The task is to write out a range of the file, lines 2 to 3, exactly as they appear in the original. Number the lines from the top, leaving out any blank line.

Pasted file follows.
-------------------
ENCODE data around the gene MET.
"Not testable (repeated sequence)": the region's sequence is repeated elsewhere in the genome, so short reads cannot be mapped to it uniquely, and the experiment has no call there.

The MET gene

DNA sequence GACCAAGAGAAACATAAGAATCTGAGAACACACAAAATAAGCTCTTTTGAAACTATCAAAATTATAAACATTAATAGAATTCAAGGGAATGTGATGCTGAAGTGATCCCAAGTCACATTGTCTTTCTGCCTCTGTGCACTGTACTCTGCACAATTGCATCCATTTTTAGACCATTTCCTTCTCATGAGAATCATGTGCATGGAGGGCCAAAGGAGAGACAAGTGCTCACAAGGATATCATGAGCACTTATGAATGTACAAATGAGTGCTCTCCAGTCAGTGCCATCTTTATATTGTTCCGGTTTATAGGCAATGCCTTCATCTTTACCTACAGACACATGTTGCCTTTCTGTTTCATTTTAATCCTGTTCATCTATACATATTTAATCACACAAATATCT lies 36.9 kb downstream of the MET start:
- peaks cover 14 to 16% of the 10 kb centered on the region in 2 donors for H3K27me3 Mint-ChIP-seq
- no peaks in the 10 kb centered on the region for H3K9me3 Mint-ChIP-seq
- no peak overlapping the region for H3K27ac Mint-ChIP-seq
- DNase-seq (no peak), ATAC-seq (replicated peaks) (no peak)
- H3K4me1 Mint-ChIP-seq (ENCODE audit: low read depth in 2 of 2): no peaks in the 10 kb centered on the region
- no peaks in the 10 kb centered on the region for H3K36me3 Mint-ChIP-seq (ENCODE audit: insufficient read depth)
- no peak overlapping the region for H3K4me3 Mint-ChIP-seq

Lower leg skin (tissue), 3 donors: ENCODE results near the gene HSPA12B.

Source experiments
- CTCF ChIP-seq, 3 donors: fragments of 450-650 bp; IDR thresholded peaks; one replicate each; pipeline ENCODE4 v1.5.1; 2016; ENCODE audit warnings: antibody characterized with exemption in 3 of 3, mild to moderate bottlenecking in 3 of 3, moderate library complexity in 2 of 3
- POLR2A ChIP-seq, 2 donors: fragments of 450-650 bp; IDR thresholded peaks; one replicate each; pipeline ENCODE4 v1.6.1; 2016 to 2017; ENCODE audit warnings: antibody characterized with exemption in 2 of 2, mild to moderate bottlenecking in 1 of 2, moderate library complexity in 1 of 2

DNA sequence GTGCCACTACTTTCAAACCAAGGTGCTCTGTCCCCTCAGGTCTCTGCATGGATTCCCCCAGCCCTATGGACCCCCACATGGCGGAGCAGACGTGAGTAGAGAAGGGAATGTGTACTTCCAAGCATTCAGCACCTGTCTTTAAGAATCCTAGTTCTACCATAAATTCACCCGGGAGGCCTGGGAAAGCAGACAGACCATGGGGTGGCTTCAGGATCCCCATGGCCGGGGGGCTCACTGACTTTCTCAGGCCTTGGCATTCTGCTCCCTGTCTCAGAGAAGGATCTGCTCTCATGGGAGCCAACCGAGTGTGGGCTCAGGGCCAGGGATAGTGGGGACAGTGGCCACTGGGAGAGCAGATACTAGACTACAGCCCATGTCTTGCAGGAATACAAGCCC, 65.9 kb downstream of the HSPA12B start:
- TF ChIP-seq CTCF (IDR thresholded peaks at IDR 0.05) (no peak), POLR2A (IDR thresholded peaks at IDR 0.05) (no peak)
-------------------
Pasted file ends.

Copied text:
"Not testable (repeated sequence)": the region's sequence is repeated elsewhere in the genome, so short reads cannot be mapped to it uniquely, and the experiment has no call there.

The MET gene